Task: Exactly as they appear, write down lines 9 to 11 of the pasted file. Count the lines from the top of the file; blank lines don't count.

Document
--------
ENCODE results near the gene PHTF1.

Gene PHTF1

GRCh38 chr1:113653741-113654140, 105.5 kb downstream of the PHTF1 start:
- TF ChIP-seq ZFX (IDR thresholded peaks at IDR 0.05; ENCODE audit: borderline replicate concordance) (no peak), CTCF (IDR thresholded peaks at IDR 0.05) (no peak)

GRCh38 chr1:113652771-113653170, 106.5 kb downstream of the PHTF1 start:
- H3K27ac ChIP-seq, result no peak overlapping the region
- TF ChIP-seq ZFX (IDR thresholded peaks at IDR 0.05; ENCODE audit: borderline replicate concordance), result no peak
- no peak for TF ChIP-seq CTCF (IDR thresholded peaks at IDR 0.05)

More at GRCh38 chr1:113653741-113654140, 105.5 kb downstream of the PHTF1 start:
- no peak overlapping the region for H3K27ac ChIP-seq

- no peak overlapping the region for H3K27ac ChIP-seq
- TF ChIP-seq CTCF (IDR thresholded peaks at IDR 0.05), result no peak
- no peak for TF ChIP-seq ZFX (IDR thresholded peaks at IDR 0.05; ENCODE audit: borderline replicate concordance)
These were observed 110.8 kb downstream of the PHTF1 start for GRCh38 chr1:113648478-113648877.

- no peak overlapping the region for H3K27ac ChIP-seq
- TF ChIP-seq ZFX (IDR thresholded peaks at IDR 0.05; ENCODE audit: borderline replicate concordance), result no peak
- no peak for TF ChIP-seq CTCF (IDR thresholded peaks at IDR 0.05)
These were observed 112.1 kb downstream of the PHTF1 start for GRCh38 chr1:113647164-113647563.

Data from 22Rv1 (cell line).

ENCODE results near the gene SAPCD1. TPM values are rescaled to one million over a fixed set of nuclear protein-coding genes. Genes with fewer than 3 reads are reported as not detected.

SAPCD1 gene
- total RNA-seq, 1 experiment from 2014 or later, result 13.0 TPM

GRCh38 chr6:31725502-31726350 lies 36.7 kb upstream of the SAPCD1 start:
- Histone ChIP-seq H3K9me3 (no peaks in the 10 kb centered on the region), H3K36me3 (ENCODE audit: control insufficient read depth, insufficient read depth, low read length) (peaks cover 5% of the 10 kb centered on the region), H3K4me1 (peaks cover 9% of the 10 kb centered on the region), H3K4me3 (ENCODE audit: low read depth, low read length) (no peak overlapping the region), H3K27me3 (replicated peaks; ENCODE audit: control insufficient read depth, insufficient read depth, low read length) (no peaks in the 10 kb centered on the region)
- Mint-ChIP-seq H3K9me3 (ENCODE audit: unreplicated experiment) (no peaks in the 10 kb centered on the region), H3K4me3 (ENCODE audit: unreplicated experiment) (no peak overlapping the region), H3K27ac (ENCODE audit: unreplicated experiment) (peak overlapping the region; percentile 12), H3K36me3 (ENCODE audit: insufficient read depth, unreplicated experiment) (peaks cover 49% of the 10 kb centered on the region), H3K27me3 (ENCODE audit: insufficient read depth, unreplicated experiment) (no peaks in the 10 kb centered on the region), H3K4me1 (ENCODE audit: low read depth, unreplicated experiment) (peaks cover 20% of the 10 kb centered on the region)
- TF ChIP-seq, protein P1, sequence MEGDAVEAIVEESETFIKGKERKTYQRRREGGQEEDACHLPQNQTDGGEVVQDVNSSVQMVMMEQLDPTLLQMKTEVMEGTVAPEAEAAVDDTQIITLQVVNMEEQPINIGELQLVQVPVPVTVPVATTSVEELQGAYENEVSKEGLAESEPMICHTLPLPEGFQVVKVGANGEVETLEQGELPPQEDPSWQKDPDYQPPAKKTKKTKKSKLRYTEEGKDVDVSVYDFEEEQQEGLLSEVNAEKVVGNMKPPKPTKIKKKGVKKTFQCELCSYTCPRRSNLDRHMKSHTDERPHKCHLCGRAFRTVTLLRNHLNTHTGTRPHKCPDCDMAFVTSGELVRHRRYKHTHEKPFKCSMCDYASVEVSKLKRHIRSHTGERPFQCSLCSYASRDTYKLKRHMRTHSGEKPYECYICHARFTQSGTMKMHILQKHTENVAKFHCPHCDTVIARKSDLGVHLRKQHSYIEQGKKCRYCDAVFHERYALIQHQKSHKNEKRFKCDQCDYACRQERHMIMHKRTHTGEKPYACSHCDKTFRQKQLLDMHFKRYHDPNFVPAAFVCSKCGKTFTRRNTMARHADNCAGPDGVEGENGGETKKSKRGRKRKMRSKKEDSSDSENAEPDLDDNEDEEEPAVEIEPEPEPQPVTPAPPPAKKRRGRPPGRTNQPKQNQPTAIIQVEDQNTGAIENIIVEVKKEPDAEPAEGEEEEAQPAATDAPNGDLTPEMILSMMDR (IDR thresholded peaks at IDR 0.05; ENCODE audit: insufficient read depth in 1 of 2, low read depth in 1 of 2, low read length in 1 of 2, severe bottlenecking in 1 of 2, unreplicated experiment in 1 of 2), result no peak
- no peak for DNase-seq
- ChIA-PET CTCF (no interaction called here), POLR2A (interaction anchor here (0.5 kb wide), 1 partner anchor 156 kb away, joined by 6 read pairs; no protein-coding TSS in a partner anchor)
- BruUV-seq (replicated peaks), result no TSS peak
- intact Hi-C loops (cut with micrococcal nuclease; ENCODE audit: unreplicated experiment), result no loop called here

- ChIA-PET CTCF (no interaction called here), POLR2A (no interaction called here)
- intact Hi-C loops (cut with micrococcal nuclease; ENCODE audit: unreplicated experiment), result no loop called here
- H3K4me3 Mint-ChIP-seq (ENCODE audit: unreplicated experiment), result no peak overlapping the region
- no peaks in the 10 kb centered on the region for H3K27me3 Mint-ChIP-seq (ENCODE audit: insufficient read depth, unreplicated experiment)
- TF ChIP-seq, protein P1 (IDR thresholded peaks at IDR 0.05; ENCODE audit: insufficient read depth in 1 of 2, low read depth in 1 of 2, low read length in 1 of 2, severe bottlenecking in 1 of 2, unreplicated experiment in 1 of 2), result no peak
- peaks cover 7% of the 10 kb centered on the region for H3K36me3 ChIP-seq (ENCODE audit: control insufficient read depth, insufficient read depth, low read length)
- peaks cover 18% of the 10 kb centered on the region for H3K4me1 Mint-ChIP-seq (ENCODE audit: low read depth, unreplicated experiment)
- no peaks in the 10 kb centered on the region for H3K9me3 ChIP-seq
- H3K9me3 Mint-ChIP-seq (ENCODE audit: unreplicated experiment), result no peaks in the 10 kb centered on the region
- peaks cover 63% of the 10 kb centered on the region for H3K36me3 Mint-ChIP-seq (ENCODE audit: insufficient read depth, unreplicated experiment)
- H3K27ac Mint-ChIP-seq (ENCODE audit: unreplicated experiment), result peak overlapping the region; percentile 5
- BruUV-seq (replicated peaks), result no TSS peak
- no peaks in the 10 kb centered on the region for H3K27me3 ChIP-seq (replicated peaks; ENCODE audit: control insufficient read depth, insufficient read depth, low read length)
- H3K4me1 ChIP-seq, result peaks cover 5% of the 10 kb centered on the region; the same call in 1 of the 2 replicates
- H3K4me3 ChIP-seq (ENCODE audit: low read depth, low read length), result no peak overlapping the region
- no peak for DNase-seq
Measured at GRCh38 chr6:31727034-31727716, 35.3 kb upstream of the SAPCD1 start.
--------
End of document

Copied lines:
More at GRCh38 chr1:113653741-113654140, 105.5 kb downstream of the PHTF1 start:
- no peak overlapping the region for H3K27ac ChIP-seq

- no peak overlapping the region for H3K27ac ChIP-seq